BURLEY: Typically start with deep breathing.

AUBREY: What follows is a type of body scan.

BURLEY: And you visualize, say, your chest relaxing or your stomach relaxing, your intestines relaxing. And you're not into a deep sleep. I would call it just a deep relaxation. It's almost like sitting in a hot tub.

AUBREY: What comes next is a set of suggestions delivered by the psychologist. Ron Burley was fortunate to be in person with Megan Riehl. But there are not enough GI psychologists to meet the demand. So one stand-in has become a digital app. It's called Nerva. I've logged in to hear how it works.

(SOUNDBITE OF NERVA APP)

UNIDENTIFIED SPEAKER: Powerful changes are happening inside your body. Imagine the sensations of abdominal pain are becoming a thing of the past.

AUBREY: You're told to imagine that you've been welcomed into an apothecary, where smells of herbs and concoctions fill the air. A pharmacist has made an imaginary special medicine. It's in a glass vial just for you. You're told it will create comfort.

(SOUNDBITE OF NERVA APP)

UNIDENTIFIED SPEAKER: Know that this medicine is not only coating your insides but is also sending messages to your brain, calming down this line of communication between your mind and your gut.

AUBREY: In the moment of deep relaxation, Ron Burley said the suggestions start to feel real. He could feel changes in his body.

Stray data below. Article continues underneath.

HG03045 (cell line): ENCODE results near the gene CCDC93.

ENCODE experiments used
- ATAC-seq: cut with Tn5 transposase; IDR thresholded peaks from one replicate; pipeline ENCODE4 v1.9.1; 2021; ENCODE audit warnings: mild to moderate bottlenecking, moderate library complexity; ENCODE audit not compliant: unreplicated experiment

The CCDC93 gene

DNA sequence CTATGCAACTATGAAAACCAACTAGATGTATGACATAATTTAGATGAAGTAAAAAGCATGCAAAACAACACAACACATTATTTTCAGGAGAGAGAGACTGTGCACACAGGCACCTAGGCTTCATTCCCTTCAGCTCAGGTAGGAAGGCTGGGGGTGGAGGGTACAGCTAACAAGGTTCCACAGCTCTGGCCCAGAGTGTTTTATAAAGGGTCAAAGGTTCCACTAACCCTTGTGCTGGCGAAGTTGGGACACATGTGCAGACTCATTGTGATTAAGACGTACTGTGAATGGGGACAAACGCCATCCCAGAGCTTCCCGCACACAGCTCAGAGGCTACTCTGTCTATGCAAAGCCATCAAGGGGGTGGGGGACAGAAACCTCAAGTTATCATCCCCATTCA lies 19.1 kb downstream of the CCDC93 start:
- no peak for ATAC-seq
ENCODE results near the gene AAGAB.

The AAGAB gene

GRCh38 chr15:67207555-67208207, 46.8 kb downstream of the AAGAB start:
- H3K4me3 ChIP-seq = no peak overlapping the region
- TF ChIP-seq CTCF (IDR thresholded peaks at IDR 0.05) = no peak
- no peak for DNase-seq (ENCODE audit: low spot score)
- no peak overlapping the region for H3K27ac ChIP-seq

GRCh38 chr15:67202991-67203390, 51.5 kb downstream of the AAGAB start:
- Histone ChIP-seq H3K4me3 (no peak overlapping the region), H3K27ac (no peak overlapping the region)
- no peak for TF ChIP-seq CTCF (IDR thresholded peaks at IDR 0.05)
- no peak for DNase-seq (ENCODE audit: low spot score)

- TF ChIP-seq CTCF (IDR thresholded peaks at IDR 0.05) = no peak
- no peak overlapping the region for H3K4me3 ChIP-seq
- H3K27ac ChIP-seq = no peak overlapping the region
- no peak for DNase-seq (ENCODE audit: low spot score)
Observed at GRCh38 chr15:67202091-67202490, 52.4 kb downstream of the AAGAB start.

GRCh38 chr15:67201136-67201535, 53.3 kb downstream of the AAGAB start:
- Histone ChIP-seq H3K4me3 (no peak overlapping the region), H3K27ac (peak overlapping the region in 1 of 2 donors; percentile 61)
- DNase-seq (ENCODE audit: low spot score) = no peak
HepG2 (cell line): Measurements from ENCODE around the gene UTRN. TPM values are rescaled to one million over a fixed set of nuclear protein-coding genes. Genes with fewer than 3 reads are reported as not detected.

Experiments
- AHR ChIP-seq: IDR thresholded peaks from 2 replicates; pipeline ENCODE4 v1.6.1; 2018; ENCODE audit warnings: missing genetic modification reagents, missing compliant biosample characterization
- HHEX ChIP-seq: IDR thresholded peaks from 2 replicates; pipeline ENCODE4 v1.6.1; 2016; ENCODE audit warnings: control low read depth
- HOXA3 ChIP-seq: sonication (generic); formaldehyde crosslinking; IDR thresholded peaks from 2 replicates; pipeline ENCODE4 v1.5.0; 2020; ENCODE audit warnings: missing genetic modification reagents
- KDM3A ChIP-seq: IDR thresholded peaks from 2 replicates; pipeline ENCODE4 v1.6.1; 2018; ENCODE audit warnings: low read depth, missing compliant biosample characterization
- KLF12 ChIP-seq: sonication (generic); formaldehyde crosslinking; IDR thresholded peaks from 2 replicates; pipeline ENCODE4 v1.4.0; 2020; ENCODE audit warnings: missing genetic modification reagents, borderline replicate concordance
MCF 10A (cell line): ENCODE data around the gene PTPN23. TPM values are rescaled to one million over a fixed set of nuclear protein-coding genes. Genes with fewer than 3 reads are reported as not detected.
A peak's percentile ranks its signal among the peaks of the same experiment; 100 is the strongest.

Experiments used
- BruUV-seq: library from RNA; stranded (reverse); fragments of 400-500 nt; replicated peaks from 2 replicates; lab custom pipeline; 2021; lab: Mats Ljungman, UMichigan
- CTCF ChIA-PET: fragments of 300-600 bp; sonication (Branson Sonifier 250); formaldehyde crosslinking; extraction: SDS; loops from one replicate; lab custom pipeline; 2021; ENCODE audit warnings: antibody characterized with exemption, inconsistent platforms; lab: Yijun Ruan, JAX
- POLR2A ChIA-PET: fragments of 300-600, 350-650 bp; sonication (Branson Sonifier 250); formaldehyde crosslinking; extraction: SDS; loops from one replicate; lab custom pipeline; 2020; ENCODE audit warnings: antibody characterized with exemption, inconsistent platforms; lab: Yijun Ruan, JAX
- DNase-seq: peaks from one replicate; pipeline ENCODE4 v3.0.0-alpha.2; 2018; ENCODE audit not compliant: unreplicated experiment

BURLEY: I think because you are so relaxed, your mind is empty, and it's more open to suggestions.

AUBREY: And psychologist Megan Riehl points to published research showing that most patients do benefit from hypnotherapy.

RIEHL: I have seen it make a tremendous difference.

AUBREY: One small study found that about 70% of patients had significant improvement in symptoms.

RIEHL: They also feel that, you know, even if they have symptoms, they have strategies to manage it.

AUBREY: Ron Burley told me that he wished he'd found this strategy decades ago because his quality of life has improved so much.

BURLEY: When you're not worried about where the next restroom is, it gives you the opportunity to focus on what's important in life. I hate to sound like a born-again, but it has changed my life. It's made it a lot better.

AUBREY: He now has a daily meditation practice as part of his morning stretch routine, and he says he's learned to be more still and to let go of unimportant things.

BURLEY: I think, initially, I was unaware that there was the mind-gut connection, and I now know that they're hard-wired together. What you think has a big influence on how your stomach feels.

AUBREY: And how you feel overall - he says whenever he does get symptoms, he knows exactly what it takes to reset.

Allison Aubrey, NPR News.

(SOUNDBITE OF MUSIC) Transcript provided by NPR, Copyright NPR.

Allison Aubrey is a correspondent for NPR News, where her stories can be heard on Morning Edition and All Things Considered. She's also a contributor to the PBS NewsHour and is one of the hosts of NPR's Life Kit.